Projet de recherche doctoral numero :3924


Date depot: 1 janvier 1900
Titre: Study, optimization and silicon implementation of a smart high-voltage conditioning circuit for electrostatic vibration energy harvesting system
Directeur de thèse: Alain GREINER (LIP6)
Domaine scientifique: Sciences et technologies de l'information et de la communication
Thématique CNRS : Non defini

Resumé: Vibration energy harvesting is a relatively new concept that can be used in powering micro-scale power embedded devices with the energy of vibrations omnipresent in the surrounding. This thesis contributes to a general study of vibration energy harvesters (VEHs) employing electrostatic transducers. A typical electrostatic VEH consists of a capacitive transducer, conditioning electronics and a storage element. This work is focused on investigations of the reported by MIT in 2006 auto-synchronous conditioning circuit, which combines the diode-based charge pump and the inductive flyback energy return driven by the switch. This architecture is very promising since it eliminates precise gate control of transistors employed in synchronous architectures, while a unique switch turns on rarely. This thesis addresses the theoretical analysis of the conditioning circuit. We developed an algorithm that by proper switching of the flyback allows the optimal energy conversion strategy taking into account the losses associated with the switching. By adding the calibration function, the system became adaptive to the fluctuations in the environment. This study was validated by the behavioral modeling. Another contribution consists in realization of the proposed algorithm on the circuit level. The major design difficulties were related to the high-voltage requirement and the low-power design priority. We designed a high-voltage analog controller of the switch using AMS035HV technology. Its power consumption varies between several hundreds nanowatts and a few microwatts, depending on numerous factors - parameters of external vibrations, voltage levels of the charge pump, frequency of the flyback switching, frequency of calibration function, etc. We also implemented on silicon, fabricated and tested a high-voltage switch with a novel low power level-shifting driver. By mounting on discrete components the charge pump and flyback circuit and employing the proposed switch, we characterized the wideband high-voltage operation of the MEMS transducer prototype fabricated alongside this thesis in ESIEE Paris. When excited with stochastic vibrations having an acceleration level of 0.8 g rms distributed in the band 110-170 Hz, up to 0.75 μW of net electrical power has been harvested.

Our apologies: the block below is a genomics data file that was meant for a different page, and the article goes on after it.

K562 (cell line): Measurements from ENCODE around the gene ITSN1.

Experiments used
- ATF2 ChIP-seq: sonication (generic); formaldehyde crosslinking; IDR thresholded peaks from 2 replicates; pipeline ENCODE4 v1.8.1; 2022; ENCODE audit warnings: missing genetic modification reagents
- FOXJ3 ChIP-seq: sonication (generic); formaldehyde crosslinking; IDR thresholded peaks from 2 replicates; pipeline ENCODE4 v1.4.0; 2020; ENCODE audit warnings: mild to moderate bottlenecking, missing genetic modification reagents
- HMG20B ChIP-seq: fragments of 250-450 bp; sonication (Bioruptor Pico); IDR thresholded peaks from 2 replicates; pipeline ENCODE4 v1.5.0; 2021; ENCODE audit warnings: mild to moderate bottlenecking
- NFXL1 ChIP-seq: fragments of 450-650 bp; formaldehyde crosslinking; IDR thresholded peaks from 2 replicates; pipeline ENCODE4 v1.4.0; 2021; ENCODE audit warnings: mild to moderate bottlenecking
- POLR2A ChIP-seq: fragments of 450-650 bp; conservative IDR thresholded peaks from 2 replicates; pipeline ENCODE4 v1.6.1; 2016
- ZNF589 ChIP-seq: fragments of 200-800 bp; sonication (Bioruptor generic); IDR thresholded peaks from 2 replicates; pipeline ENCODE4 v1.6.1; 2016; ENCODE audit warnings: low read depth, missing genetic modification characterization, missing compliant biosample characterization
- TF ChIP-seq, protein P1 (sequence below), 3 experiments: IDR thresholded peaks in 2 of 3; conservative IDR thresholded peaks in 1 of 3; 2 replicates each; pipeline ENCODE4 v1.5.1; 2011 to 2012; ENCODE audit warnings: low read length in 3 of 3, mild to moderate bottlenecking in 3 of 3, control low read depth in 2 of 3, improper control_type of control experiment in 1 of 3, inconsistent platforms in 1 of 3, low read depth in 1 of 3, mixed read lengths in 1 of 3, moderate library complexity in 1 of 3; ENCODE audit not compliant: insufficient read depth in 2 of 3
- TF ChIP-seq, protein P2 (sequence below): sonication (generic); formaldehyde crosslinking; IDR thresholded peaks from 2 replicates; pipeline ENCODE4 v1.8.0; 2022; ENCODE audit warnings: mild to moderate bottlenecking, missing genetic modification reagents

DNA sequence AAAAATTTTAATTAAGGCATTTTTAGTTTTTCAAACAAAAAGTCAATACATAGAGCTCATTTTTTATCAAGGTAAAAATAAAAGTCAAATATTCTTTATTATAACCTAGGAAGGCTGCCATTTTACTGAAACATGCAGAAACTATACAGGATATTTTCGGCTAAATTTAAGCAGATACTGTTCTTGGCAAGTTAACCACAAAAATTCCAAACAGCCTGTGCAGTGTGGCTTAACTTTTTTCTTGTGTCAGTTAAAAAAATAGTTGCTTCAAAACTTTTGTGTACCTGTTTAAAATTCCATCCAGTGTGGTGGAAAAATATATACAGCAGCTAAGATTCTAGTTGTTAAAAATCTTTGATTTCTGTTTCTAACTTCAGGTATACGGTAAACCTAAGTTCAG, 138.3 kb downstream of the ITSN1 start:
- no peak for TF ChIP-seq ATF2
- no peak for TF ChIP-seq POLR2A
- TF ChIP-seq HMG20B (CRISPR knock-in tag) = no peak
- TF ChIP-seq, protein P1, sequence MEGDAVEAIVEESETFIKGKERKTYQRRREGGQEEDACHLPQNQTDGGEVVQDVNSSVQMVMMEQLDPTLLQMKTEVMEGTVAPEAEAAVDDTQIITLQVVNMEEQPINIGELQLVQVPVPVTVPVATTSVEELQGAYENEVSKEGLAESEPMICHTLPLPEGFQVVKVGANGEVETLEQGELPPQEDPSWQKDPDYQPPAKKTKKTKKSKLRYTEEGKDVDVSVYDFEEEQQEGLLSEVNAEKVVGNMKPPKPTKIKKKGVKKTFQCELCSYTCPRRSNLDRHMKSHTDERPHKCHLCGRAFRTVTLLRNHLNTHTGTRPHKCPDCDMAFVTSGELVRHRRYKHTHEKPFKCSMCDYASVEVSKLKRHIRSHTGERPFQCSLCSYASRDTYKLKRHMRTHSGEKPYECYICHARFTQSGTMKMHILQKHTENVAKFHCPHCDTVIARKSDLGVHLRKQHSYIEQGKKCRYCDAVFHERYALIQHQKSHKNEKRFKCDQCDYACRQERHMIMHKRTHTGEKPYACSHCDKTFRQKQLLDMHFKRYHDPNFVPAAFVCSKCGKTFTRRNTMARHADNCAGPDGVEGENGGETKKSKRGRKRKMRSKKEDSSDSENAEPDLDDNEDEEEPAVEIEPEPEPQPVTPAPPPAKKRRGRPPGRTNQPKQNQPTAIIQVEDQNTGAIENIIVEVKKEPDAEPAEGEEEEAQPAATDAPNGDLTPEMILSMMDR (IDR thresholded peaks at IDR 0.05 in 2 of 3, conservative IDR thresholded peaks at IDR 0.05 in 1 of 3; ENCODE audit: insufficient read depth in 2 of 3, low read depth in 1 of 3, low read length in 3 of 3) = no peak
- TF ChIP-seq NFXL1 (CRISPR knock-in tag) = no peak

Doctorant.e: Dudka Andrii